For additional information: Arkansas Civil War Sesquicentennial Commission. http://www.arkansascivilwar150.com/ (accessed January 17, 2019). “Arkansas in the Civil War.” http://www.lincolnandthecivilwar.com/Activities/Arkansas/Arkansas.asp (accessed January 17, 2019). Brothers in Arms: Civil War Exhibition. Old State House Museum Online Collections. Brothers in Arms Collection (accessed January 17, 2019). Buttry, Virginia A., and Allen W. Jones. “Military Events in Arkansas during the Civil War, 1861–1865.” Arkansas Historical Quarterly 22 (Summer 1963): 124–170. Christ, Mark, ed. Rugged and Sublime: The Civil War in Arkansas. Fayetteville: University of Arkansas Press, 1994. ———. “The Earth Reeled and Trees Trembled”: Civil War Arkansas, 1863–1864. Little Rock: Old State House Museum, 2007. Civil War Collection. Old State House Museum Online Collections. Civil War Collection (accessed January 17, 2019). DeBlack, Thomas A. …

Civil War Veterans’ Reunions

After the Civil War, Arkansas veterans returned home and attempted to revert to civilian life, a task very difficult in a destitute, disrupted, and divided state. During the immediate postwar decades, veterans and their families began to establish veterans’ cemeteries, hold memorial services for the dead, build monuments, conduct unit reunions, and organize veterans’ groups. Reunions, perhaps the most important outlet for the ex-soldiers, allowed veterans to communicate with others who had shared the experience of Civil War combat and the difficulties of returning to civilian life. A decade after the end of the war, veterans began to realize that including their old adversaries in reunions could help mend the wounds of the war. Toward the beginning of the twentieth …

Civil Works Administration (CWA)

The Civil Works Administration (CWA) was one of the first federal relief programs under President Franklin D. Roosevelt’s New Deal to provide employment and infrastructure improvements in the depths of the Great Depression. During this time, U.S. officials realized that the system created by the Federal Emergency Relief Administration (FERA) to fund unskilled-labor jobs through state and local governments to provide employment was not sufficient to combat the worsening effects of the economic depression gripping the country. In response, Harry Hopkins, who was Roosevelt’s federal relief administrator and a proponent of work relief (as opposed to direct relief for the able-bodied unemployed), proposed a new agency to provide jobs. Roosevelt established the Civil Works Administration by executive order in November …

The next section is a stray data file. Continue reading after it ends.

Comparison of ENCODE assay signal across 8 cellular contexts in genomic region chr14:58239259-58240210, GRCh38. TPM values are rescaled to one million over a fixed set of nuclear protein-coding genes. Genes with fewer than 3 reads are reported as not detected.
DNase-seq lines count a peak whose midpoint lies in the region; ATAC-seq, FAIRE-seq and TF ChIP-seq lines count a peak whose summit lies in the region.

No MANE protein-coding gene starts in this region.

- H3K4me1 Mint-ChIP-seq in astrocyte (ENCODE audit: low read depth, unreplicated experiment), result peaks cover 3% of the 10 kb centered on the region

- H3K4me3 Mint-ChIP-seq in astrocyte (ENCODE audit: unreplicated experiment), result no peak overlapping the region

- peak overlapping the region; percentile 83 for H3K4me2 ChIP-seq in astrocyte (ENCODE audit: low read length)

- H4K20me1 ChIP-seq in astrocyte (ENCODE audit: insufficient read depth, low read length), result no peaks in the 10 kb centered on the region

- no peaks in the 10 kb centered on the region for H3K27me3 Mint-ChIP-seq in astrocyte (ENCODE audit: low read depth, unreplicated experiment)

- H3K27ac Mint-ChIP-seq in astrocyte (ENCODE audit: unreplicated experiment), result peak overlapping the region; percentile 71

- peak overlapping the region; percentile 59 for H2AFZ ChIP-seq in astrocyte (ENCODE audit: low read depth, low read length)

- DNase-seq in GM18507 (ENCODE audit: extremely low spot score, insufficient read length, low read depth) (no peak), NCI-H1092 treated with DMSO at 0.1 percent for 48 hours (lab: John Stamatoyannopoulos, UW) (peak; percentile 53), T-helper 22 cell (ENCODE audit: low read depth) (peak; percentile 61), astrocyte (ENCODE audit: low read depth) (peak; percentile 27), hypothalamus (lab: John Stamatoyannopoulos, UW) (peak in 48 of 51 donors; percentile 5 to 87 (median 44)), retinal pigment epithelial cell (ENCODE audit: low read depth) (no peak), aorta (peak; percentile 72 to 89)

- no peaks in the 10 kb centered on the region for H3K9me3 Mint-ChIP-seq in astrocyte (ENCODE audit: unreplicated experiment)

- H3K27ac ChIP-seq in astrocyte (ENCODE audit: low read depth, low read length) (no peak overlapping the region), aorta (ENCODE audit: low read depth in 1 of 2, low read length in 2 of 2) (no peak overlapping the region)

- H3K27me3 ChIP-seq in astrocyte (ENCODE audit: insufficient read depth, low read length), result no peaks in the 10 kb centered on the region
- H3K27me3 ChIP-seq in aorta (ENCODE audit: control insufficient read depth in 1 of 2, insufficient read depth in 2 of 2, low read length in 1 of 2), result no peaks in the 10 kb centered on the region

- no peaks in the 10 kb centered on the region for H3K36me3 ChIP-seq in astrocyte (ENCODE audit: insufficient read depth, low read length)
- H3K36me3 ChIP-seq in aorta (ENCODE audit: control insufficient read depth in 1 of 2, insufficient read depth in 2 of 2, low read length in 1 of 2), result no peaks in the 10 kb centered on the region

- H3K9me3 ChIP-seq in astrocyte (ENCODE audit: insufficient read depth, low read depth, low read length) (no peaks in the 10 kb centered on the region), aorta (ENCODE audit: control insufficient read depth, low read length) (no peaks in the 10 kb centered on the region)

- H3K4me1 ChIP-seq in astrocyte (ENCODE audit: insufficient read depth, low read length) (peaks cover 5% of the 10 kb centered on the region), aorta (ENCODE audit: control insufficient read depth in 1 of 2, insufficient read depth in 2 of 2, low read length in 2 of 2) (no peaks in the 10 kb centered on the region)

Civilian Conservation Corps (CCC)

A brainchild of newly elected President Franklin Delano Roosevelt, the Civilian Conservation Corps (CCC) began in 1933 with two purposes: to provide outdoor employment to Depression-idled young men and to accomplish badly needed work in the protection, improvement, and development of the country’s natural resources. Camps housing 200 men each were established in every state: 1,468 in September 1933, 2,635 in September 1935, and, because of the improving economy, down to 800 by January 1, 1942. During this period, seventy-seven companies undertook 106 projects located in Arkansas. Variously called, “Roosevelt’s Tree Army,” “Tree Troopers,” “Soil Soldiers,” and the “Three-Cs Boys,” the CCC was the result of Senate Bill 8.598, which was signed into law on March 31, 1933. Reserve officers …

Cladocerans

aka: Water Fleas
Water fleas (cladocerans) belong to the Phylum Arthropoda, Subphylum Crustacea, Class Branchiopoda, and Order Cladocera. Over 700 species and more than 100 genera have been recognized, but many additional species are surely undescribed. The genus Daphnia alone contains around 150 species. The order forms a monophyletic group, which is divided into four suborders and eleven families as follows: Anomopoda (five families), Ctenopoda (two families), Haplopoda (one family), and Onychopoda (three families). Although a complete survey of the cladocerans of Arkansas has not been given, about twenty species/taxa within five families have been reported. Cladocerans first appeared in the Permian. Until recently, the evolutionary history of cladocerans has been obscured by a mixture of erroneous fossil identifications and assumptions. However, knowledge …

Claiborne, Harry Eugene

Harry Eugene Claiborne, a native of McRae (White County), was a lawyer, politician, and later a federal judge in Las Vegas, Nevada. Claiborne became known nationwide in 1986 as the first sitting federal judge to be sent to prison and the fifth person in American history to be removed from his or her position through impeachment by the U.S. Senate. Harry Claiborne was born on July 2, 1917, in the Lebanon community just outside McRae. His father, Arthur Smith Claiborne Jr., was a cotton farmer, and his mother, Minnie King Claiborne, was a schoolteacher. Early on, Claiborne gained a reputation in McRae for his speaking ability, and he would often accompany his grandfather to view court proceedings at the White …

Clarendon (Monroe County)

Clarendon is located on the White River near the mouth of the Cache River. It became an early settlement as a river town for transportation purposes, although frequent flooding plagued the community. European Exploration and Settlement through Early Statehood The area was settled around 1799 by French hunters and trappers who had established cabins at the mouth of Cache River before the Louisiana Purchase. Various accounts, without explanation, have stated that the town is named for the Earl of Clarendon of England. Constructed in the mid- to late 1820s, the Military Road from Memphis, Tennessee, crossed the White River at Clarendon to its destination in Little Rock (Pulaski County), increasing Clarendon’s importance as a river port. By 1828, a ferry crossing …